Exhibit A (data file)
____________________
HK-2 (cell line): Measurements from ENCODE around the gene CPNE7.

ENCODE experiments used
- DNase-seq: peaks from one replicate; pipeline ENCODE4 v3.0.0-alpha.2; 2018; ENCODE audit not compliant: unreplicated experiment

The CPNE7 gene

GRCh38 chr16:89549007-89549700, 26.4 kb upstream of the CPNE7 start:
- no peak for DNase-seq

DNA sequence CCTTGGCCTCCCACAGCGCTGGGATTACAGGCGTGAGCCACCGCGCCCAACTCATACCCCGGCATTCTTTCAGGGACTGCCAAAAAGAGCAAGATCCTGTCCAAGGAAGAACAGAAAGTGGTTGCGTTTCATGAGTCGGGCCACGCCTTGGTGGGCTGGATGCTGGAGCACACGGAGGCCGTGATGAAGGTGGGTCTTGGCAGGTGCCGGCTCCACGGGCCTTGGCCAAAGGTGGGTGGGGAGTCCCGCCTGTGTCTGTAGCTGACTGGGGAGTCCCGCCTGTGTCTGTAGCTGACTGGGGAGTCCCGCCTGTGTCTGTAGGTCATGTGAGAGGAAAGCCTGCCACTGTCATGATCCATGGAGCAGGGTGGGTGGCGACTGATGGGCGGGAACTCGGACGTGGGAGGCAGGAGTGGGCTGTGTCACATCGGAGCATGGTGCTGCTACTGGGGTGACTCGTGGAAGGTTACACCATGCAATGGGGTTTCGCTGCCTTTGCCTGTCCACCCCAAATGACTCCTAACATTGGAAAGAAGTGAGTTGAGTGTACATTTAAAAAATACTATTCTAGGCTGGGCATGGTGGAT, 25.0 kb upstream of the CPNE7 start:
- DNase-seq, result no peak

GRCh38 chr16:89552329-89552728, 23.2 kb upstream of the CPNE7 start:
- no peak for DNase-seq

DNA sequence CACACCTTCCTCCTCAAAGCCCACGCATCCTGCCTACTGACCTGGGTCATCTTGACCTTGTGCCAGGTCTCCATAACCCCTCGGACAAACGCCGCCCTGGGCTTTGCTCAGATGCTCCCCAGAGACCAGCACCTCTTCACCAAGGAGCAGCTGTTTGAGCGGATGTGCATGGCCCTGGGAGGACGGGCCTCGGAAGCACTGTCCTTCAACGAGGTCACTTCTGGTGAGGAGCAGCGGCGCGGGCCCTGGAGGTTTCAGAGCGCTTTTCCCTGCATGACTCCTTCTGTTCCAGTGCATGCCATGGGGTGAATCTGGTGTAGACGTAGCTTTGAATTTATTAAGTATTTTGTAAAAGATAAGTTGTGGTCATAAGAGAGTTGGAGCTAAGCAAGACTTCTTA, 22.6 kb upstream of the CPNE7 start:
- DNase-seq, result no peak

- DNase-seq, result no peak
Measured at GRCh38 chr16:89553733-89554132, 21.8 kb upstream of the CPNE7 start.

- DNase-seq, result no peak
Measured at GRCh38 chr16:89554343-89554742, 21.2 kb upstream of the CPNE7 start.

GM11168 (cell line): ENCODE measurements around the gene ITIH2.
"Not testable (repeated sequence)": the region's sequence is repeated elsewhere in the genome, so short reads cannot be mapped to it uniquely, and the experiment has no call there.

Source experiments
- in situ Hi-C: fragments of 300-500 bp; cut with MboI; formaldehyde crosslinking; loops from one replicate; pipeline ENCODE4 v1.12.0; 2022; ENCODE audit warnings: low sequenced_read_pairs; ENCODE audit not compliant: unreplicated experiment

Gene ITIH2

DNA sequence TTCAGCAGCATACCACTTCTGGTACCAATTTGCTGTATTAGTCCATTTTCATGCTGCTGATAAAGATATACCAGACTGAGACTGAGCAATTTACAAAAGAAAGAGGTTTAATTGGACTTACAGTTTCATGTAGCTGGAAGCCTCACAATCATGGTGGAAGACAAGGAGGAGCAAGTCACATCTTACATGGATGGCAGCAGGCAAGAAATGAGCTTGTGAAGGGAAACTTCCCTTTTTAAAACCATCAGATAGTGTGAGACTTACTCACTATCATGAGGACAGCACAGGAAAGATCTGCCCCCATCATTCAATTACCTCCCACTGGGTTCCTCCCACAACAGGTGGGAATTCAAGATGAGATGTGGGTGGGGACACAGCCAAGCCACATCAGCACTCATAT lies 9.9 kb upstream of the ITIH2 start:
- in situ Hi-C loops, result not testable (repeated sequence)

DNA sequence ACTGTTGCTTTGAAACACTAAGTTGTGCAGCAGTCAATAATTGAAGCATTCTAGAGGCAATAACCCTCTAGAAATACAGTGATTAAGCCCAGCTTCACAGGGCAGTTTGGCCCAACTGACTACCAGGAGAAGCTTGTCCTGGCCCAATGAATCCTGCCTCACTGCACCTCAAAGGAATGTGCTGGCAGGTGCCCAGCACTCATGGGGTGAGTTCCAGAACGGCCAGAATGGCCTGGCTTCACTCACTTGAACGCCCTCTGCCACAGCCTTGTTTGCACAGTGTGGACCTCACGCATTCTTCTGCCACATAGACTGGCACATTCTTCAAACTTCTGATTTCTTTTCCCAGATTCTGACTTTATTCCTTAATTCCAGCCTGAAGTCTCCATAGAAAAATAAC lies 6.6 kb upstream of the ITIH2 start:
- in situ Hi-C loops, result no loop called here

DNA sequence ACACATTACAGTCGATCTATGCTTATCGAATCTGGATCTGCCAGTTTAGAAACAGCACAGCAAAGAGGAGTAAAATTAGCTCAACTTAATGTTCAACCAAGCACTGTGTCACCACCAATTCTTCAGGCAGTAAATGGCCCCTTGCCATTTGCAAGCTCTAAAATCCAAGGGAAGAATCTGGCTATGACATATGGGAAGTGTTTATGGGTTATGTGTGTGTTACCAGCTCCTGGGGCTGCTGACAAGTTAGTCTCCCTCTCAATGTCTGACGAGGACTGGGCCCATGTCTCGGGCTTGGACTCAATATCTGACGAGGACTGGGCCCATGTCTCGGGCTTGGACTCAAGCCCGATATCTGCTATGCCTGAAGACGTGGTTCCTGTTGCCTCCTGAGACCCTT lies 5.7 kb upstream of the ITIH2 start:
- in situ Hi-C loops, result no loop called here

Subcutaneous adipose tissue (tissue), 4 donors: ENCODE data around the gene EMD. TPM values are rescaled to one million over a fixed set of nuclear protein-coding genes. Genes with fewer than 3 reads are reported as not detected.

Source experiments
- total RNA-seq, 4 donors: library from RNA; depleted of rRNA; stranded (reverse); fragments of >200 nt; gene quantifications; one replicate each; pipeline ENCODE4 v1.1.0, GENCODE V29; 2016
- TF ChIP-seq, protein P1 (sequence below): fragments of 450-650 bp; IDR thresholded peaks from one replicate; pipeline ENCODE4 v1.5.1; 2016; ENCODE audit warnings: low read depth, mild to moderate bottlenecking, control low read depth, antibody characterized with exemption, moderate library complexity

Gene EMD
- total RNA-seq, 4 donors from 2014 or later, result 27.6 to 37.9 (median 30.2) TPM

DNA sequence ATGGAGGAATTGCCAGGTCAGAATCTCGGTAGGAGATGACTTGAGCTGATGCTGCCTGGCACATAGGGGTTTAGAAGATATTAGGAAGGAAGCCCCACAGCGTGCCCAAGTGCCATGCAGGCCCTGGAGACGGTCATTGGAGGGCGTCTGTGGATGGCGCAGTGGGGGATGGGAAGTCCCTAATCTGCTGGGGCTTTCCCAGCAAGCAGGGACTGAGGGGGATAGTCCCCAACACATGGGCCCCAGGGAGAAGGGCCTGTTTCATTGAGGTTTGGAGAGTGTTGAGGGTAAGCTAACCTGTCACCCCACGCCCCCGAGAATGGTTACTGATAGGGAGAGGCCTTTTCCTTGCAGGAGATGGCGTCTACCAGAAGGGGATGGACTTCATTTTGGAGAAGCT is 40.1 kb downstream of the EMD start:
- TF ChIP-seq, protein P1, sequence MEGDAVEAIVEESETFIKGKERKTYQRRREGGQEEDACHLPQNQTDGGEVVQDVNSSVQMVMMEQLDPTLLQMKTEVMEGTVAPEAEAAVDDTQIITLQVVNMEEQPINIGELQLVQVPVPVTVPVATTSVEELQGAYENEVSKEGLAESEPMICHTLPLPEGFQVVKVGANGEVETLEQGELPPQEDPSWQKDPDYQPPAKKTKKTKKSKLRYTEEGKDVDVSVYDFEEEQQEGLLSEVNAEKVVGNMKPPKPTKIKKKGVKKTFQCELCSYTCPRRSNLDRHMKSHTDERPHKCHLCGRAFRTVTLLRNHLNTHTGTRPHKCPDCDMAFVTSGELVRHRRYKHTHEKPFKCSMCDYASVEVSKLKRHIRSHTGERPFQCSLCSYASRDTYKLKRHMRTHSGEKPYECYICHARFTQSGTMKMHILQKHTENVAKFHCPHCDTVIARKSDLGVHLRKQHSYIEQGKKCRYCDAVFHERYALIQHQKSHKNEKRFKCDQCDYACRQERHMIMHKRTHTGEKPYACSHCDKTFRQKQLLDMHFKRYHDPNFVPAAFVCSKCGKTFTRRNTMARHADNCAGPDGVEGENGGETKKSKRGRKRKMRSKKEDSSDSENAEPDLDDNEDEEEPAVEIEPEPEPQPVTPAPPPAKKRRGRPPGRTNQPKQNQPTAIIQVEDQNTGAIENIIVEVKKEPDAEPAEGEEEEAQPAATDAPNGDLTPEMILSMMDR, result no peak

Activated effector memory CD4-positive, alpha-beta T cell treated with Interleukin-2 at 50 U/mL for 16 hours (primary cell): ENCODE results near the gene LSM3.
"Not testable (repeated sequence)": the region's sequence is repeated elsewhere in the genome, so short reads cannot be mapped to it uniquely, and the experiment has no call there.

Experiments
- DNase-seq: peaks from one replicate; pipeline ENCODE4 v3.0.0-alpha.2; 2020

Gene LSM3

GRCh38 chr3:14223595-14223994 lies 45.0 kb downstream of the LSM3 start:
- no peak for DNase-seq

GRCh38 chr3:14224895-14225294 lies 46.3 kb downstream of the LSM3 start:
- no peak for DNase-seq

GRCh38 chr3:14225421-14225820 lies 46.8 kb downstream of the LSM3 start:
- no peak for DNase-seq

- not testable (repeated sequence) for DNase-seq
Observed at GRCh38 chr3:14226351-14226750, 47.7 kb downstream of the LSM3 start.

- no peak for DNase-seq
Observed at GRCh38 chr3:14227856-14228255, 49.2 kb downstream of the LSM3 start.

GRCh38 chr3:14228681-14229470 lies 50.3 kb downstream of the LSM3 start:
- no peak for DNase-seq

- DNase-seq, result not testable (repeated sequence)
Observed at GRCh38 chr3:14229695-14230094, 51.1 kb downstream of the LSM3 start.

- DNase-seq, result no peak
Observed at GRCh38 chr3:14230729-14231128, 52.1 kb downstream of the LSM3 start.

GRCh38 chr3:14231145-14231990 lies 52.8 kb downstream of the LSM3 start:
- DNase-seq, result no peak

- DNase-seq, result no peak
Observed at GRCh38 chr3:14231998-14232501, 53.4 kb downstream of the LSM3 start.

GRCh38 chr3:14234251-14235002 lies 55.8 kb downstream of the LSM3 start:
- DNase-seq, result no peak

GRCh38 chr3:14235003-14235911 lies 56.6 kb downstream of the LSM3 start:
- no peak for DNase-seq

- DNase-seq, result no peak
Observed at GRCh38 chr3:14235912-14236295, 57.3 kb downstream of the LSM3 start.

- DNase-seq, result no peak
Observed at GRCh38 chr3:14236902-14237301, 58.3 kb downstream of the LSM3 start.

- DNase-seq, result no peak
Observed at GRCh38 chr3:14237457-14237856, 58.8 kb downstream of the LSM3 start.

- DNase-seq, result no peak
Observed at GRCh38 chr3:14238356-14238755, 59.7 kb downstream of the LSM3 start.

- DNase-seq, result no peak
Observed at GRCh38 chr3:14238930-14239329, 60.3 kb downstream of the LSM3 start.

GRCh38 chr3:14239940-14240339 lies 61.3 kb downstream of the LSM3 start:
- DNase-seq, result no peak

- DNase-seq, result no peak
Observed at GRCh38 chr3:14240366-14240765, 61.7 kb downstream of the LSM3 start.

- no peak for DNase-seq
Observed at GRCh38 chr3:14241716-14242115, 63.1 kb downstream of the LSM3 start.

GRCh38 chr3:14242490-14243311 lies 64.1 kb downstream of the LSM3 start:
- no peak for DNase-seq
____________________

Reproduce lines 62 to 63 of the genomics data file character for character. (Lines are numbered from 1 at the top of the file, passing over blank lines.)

- DNase-seq, result no peak

GRCh38 chr3:14235003-14235911 lies 56.6 kb downstream of the LSM3 start: